Sing like you know the w.., p.17
Sing Like You Know the Words, page 17
He considered the battered and ancient state of the aeroplane, reflecting that it was better not to know what maintenance and fuelling programmes had been applied to it. Even so, as the engines strained at take off and they struggled to gain altitude, looking down on the arid landscape, he felt safe for the first time in many days.
He kept watching. From the air the country seemed greener, and as you got further away from the bitter and pointless struggles between the humans below, you felt calmer.
If you flew around the world at altitude, he thought, not in space, but high enough in the sky so that you didn’t have to see the actual people, then it would look as if most of the world that wasn’t water was busy growing food. You’d be looking down on fields mostly, with just the occasional urban sprawl, and you might never realize how many people were crammed into those urban areas, or with what ferocity they competed with each other and shaped the lives of all the rest.
Albert was in the middle seat. The man sitting next to the aisle was British too. Albert was talking to him and Hawkins listened with half an ear to the conversation. Their neighbour was a red faced engineer with a Scottish sounding name. He’d come to build a dam, that would probably now never be built, even though what sounded like a serious amount of money had already been spent on the project. The engineer was most indignant, for the wasted money and for his dam. He was sure that the revolution was a bad thing, because it was the end of his dam. As to the causes of the unrest, or the violence that might follow it, he knew and cared nothing.
Albert asked the engineer, quite gently, what good the dam would have done for the people, most of who lived on small farms that weren’t supplied with water. His companion did not follow the argument, it was evident that the dam was a good thing, or else the engineer would not have been sent to build it.
Hawkins could see that Albert was amused by the conversation. Later, as the engineer occupied himself with trying to secure a decent gin and tonic, the little guy gave him a big smile and whispered.
Ray, that is so British. They need a dam because he has to build a dam. It’s that unselfish egoism. Whatever you happen to be doing is the most important thing and it’s always for the general good.
Hawkins nodded. He was grateful to Albert and he liked the man, even if you couldn’t always make out what he was talking about.
As time went by, Matthew found that he was no longer certain that he cared for journalism. Unfortunately, he could think of nothing else that he cared for more. It seemed that the fixed points in his life were the job and his friendship with David and Patricia.
He’d married Carol eventually, but for both of them the marriage had not seemed to take. They drifted into and out of it over the course of a few years, without the process seeming to make much impression on either of them. Matthew only registered the death of some illusions that for him had never really come to life in the first place.
Looking back, the word that seemed to apply most to his marriage was lacklustre. In fact, he thought, he could apply that description to his life in general.
Without enthusiasms, he seemed only to be waiting for life to begin. After the divorce, his consolation was the discovery that there was a type of woman who was drawn to his prematurely world weary pessimism. His face was getting older, starting to match his temperament, and it surprised him that a succession of these women found their way into his bed. The languid pursuit of them gave him comfort and a hiding place from the unspecified sense of disappointment that haunted his days.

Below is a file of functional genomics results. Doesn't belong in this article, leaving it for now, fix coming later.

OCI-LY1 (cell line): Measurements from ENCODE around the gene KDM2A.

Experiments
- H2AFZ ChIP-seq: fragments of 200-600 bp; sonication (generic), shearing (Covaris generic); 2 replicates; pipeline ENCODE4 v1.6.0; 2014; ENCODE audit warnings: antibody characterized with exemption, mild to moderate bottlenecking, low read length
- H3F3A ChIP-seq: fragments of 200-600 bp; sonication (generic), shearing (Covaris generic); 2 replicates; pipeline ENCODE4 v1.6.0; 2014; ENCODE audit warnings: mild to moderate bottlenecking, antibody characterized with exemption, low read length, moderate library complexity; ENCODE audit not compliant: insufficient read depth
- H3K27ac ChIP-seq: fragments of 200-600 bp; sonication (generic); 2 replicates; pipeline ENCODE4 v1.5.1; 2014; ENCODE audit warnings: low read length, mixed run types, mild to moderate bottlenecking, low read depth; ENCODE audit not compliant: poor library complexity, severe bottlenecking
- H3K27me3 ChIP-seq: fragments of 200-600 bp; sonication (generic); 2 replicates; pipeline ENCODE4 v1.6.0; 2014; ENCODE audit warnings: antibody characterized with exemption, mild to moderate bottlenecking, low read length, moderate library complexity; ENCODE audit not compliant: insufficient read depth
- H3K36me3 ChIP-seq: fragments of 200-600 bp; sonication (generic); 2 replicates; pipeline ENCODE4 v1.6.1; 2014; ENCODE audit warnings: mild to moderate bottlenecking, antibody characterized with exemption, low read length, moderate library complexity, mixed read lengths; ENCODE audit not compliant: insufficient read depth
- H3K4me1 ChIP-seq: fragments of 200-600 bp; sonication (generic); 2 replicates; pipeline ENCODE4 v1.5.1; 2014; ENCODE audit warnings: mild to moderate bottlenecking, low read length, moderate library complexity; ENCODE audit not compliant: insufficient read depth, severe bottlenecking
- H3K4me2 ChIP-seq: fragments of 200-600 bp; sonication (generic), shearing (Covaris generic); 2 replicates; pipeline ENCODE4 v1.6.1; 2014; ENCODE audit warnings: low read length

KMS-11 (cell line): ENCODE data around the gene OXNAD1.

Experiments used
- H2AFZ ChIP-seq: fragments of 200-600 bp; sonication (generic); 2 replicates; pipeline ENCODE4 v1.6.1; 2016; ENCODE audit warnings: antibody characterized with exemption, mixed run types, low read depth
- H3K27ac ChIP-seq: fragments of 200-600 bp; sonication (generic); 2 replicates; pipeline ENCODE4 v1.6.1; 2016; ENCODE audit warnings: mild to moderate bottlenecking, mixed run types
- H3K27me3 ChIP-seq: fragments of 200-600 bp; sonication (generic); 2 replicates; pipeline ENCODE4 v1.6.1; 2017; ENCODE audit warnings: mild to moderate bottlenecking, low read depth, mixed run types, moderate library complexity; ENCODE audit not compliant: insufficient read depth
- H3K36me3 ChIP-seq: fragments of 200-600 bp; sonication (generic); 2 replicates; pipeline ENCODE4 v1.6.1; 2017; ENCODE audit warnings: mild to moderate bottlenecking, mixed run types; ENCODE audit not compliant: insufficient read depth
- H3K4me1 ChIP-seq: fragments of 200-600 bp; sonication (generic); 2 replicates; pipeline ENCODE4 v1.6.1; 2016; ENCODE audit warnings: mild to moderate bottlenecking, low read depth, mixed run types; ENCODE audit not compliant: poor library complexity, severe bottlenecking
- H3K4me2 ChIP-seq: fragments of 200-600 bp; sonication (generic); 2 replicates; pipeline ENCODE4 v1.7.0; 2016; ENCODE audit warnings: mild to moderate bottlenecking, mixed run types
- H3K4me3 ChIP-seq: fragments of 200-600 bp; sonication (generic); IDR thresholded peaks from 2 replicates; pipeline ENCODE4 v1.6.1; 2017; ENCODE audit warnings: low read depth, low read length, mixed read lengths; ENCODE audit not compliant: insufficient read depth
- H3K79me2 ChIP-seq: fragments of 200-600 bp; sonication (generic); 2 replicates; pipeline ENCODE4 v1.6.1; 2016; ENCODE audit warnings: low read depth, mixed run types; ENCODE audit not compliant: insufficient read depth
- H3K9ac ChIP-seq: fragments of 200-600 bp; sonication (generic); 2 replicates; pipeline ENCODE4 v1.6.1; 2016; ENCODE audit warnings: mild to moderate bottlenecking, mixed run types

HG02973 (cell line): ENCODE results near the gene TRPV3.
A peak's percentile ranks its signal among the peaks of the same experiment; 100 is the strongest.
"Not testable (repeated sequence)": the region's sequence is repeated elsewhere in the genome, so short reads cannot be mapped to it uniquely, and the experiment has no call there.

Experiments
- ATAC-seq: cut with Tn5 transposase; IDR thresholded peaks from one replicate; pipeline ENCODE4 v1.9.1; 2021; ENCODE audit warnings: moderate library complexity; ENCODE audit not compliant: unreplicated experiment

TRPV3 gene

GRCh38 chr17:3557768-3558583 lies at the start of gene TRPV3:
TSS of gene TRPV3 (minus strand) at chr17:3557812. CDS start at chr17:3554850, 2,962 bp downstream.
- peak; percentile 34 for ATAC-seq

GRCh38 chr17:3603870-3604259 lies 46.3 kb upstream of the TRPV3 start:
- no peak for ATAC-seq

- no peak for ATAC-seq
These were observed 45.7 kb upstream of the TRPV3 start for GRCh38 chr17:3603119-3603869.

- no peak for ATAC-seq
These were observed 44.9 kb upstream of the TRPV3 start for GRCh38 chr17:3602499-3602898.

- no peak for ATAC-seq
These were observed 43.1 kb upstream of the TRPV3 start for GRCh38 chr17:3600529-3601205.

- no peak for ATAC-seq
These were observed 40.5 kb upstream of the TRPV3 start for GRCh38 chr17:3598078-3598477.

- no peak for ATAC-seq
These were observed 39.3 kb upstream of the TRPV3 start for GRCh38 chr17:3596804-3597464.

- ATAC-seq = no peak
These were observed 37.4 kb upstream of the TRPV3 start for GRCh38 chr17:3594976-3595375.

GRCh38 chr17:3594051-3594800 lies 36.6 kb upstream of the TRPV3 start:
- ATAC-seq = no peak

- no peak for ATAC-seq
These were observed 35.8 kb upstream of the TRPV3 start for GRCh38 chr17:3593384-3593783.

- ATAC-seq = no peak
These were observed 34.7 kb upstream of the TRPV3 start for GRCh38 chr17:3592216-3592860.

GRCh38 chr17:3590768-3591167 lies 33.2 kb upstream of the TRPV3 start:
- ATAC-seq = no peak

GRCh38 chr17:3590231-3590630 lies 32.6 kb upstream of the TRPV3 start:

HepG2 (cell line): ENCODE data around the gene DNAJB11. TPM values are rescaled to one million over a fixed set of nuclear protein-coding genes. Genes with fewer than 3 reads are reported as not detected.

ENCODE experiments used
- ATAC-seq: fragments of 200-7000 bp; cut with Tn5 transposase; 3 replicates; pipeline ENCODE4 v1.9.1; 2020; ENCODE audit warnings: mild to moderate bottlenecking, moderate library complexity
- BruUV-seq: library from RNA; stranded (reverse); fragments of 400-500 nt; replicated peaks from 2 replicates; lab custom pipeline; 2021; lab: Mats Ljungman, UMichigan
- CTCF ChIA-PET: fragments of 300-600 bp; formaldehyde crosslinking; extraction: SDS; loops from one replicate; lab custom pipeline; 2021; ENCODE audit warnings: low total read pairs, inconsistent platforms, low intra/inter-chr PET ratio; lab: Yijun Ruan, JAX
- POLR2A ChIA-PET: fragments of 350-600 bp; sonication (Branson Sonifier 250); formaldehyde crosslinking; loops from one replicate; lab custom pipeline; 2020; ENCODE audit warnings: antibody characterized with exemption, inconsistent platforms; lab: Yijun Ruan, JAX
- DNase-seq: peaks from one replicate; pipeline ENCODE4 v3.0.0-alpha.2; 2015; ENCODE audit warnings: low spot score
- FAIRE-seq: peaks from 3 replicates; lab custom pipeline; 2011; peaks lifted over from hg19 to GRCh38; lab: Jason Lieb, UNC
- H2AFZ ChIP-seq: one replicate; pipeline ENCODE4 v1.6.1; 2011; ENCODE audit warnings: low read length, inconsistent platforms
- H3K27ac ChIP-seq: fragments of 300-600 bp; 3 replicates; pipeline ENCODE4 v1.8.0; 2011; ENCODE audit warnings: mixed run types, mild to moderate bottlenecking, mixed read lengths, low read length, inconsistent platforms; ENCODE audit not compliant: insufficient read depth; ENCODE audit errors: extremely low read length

He knew that David did not approve of this way of life: Patricia also he supposed. Neither of them said anything to him about it except to make the occasional joke at his expense. And now, he reflected, I´m the dissolute friend as well as the failure.
Work was another comfort, as well as an entertainment. Richard and Ralph had strong opinions about the most surprising things and it seemed that they could not stop themselves delivering their views to the world in general. Most days one or other of them would find something to set him off, though neither considered himself opinionated. On slow days, Matthew would dedicate research to topics of conversation that he guessed might provoke one of Richard’s terse expressions or a tirade from Ralph’s that might stretch intermittently from one coffee break to the next.
Ralph was unable to tolerate any kind of journalism that allowed the personality or activities of the writer to intrude upon the story. Any text which Matthew submitted that offended this sensibility was ruthlessly excised.
-Just the facts lad. No-one is interested in how you came by them or how difficult it all was. This is not the Washington Post. You don’t go to the circus to hear the lion tamer lecture about the hours he spent persuading the lion not to bite his head off, do you?
-I don’t go to circuses. I don’t like them.
-Well then, don’t try and make a circus of this office. If our readers wanted to be dazzled by writers who have to explain how clever they are, they would buy one of the nationals. Just the facts.
-I don’t see what you have against editorial.
-Our readers aren’t eager to look under the surface of things, or to have it suggested that their preconceptions may be wrong. They are satisfied to have the surface of things described to them succinctly. From this they are able to deduce that the world is precisely as they have always imagined it to be.
-We only offer them bland reassurance then?
-You say that as if it was a bad thing.